As the House of Representatives takes up repealing the Affordable Care Act (ACA) and replacing it with the American Health Care Act (AHCA), a new report by the Urban Institute finds that the AHCA if enacted would cut federal funding for Medicaid in West Virginia by $4 billion over 10 years. To make up for this shortfall, West Virginia would have to increase Medicaid spending by over one-third over the coming decade to avoid reducing Medicaid benefits.
The cuts to Medicaid come from the reductions in funding for the Medicaid expansion population under the AHCA, which covers approximately 175,000 West Virginians, and further reductions in federal funding to Medicaid through “per capita caps” that change the federal funding formula and reduce it over time.
Altogether, the Urban Institute estimates that federal Medicaid spending in West Virginia would be 9.8 percent lower between 2019 and 2028 than it would be under current law (ACA). A difference of $4 billion in federal Medicaid spending in West Virginia. If West Virginia would want to continue to covering the same population that it does currently, state spending would have to increase by 33.8 percent to make up for the federal reduction in Medicaid payments. This is the highest percentage increase than in all but four other states.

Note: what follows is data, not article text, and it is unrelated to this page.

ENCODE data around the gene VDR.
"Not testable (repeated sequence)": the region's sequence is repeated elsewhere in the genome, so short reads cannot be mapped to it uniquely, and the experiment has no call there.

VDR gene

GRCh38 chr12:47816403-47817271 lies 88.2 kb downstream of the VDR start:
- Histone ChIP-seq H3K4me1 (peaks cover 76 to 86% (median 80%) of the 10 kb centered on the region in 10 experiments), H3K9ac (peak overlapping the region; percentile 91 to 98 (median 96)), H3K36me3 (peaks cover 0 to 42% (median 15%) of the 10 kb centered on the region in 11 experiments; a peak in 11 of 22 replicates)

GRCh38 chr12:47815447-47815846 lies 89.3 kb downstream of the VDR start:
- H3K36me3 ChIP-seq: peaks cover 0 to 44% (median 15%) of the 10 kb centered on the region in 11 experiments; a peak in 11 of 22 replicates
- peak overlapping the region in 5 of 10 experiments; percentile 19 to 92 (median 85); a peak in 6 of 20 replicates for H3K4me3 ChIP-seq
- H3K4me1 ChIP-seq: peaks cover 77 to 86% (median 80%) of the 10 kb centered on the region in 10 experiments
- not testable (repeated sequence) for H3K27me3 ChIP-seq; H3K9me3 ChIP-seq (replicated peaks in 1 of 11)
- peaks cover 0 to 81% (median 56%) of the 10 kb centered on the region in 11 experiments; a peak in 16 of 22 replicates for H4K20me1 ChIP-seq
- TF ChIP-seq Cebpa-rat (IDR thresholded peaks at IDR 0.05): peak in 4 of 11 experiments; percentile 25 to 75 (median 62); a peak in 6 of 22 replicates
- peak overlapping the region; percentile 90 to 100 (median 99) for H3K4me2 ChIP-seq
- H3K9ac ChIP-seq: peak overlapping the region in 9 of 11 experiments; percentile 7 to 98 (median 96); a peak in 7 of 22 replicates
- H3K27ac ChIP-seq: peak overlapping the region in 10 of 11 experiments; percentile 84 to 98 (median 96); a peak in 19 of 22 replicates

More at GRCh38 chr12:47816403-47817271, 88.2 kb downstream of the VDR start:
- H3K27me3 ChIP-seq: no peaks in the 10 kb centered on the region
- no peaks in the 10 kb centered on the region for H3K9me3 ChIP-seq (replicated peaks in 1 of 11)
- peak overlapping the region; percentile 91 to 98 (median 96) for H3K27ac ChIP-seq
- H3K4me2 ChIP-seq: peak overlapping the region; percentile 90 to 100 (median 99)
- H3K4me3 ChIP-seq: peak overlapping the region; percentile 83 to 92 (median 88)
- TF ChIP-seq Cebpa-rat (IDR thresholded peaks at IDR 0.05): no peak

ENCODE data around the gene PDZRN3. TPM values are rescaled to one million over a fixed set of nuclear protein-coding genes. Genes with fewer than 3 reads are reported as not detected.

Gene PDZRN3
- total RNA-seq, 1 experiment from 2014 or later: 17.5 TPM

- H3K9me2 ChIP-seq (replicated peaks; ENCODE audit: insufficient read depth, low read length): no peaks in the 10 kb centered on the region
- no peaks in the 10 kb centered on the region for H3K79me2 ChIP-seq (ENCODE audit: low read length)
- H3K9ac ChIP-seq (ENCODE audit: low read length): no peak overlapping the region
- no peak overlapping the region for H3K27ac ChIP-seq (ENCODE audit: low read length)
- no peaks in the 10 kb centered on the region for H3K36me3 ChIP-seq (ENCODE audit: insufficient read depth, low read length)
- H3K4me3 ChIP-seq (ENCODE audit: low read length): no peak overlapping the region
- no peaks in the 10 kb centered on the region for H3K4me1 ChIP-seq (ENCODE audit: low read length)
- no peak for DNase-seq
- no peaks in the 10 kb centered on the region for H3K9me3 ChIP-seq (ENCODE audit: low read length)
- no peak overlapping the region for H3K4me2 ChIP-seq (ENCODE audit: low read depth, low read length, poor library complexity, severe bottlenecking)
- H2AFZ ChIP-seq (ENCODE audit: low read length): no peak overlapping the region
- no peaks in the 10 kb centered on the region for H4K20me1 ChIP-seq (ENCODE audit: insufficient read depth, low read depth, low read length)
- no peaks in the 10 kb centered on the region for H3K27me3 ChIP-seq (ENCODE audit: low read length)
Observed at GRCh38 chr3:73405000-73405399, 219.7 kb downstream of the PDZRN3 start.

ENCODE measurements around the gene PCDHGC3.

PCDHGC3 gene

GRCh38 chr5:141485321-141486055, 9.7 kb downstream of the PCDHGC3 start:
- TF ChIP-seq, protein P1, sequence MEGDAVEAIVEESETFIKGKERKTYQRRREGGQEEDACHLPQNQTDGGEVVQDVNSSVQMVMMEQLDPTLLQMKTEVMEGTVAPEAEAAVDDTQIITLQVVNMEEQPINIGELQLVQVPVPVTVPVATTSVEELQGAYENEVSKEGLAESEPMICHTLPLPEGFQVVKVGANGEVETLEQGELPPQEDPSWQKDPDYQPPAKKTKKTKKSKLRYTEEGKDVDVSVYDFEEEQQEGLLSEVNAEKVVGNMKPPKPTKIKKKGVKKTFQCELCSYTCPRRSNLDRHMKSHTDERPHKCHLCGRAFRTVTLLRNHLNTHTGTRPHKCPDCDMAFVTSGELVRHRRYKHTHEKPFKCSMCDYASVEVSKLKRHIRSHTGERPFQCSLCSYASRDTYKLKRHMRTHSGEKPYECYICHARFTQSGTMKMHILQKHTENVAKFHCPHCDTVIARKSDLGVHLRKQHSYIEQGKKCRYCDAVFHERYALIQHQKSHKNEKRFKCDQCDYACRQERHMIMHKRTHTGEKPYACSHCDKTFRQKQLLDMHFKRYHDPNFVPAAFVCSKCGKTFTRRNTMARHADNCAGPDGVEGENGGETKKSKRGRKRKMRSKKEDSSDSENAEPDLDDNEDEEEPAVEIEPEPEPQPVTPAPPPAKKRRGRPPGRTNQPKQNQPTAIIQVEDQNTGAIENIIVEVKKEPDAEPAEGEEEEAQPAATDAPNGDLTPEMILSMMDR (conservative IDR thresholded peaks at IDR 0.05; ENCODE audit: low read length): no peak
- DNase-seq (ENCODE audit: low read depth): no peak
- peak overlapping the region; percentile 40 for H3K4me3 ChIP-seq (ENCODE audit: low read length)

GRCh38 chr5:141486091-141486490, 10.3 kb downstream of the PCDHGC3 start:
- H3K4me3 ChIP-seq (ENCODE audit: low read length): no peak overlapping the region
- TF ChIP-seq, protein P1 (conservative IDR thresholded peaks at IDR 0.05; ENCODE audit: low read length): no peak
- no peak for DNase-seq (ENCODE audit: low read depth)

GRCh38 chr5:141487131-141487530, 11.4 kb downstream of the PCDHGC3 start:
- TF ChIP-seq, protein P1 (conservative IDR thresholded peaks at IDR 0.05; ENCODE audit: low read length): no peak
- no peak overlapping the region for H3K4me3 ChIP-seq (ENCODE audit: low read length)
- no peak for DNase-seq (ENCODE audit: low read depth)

Over the course of a year, the Medicaid program provides health insurance to approximately 650,000 West Virginians (550,000 at any point in time). This includes children, people with disabilities, seniors, and low-income adults. As a result of the cost shift under the AHCA, West Virginia would inevitability have to reduce eligibility, provider payments, and benefits. The AHCA would also effectively end West Virginia’s Medicaid expansion, which provides health insurance to approximately 175,000 West Virginians.
West Virginia already faces a looming budget crisis of over $500 million next year, so passing the AHCA would ensure that the state’s dire fiscal times will continue as the state loses $4 billion in federal funds for Medicaid over ten years.
Preserving the structure of Medicaid is critical to all West Virginians and especially the one in three West Virginians that depend on it for their health and well-being.
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